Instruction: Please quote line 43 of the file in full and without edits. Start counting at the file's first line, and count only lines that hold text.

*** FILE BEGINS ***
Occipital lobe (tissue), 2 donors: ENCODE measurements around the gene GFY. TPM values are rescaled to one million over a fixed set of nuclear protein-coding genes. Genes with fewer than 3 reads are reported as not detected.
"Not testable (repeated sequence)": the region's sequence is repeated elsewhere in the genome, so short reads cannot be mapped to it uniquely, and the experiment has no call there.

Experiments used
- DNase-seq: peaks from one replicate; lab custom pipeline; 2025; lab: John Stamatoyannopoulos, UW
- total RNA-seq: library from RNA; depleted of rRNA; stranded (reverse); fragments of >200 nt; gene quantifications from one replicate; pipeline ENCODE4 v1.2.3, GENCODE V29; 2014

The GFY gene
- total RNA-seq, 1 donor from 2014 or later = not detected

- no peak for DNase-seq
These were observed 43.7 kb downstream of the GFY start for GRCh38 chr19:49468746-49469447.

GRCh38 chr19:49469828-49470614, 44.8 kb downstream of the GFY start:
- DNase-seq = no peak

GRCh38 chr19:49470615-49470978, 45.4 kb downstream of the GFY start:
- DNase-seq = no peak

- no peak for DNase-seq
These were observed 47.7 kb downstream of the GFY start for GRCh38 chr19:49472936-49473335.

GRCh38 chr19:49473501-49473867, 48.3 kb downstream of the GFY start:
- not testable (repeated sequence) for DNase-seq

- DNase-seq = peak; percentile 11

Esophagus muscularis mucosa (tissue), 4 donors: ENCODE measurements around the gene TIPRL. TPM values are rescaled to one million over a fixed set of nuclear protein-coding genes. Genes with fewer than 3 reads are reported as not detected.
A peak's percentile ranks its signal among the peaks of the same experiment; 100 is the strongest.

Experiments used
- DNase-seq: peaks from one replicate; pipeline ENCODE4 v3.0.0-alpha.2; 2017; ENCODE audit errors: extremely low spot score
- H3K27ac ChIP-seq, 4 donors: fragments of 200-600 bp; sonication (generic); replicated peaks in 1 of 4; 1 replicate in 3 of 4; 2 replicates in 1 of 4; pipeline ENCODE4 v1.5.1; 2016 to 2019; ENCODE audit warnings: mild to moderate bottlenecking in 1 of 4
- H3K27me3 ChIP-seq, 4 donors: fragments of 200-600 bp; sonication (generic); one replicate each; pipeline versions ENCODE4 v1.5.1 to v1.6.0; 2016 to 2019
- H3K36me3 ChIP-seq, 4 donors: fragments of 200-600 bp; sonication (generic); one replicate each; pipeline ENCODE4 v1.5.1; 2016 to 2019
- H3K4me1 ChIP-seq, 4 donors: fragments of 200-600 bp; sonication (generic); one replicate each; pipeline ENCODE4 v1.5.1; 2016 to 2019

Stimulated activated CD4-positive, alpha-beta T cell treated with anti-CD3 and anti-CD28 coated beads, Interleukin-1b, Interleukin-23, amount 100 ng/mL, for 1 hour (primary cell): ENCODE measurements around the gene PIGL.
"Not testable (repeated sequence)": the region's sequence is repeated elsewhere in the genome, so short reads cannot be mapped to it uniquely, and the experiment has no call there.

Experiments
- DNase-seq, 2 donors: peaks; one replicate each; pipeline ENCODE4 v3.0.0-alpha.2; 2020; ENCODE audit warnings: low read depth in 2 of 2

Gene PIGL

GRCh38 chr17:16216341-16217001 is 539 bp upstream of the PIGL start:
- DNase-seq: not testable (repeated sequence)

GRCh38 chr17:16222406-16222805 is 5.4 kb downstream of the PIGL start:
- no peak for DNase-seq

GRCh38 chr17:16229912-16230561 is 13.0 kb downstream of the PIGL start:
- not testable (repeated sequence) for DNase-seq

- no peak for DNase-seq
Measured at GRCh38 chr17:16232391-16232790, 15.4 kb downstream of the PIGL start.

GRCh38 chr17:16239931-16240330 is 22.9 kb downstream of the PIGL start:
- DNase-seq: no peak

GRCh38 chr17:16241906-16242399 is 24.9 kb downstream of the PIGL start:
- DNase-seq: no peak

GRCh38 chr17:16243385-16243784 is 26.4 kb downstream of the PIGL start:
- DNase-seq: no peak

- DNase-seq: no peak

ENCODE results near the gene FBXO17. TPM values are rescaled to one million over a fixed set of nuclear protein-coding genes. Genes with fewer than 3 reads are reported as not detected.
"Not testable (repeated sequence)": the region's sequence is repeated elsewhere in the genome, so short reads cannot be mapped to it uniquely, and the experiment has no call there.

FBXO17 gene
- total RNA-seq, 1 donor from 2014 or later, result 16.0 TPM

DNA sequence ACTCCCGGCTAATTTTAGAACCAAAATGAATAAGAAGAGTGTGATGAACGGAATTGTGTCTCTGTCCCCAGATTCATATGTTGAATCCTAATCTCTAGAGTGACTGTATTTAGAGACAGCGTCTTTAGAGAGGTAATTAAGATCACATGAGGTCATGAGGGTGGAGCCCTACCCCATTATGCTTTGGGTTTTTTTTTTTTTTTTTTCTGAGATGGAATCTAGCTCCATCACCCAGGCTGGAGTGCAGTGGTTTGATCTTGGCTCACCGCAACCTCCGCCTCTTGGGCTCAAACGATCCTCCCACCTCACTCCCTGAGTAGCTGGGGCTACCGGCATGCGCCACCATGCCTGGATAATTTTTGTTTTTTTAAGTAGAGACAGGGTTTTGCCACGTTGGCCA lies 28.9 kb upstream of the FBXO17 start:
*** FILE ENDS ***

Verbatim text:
- DNase-seq: no peak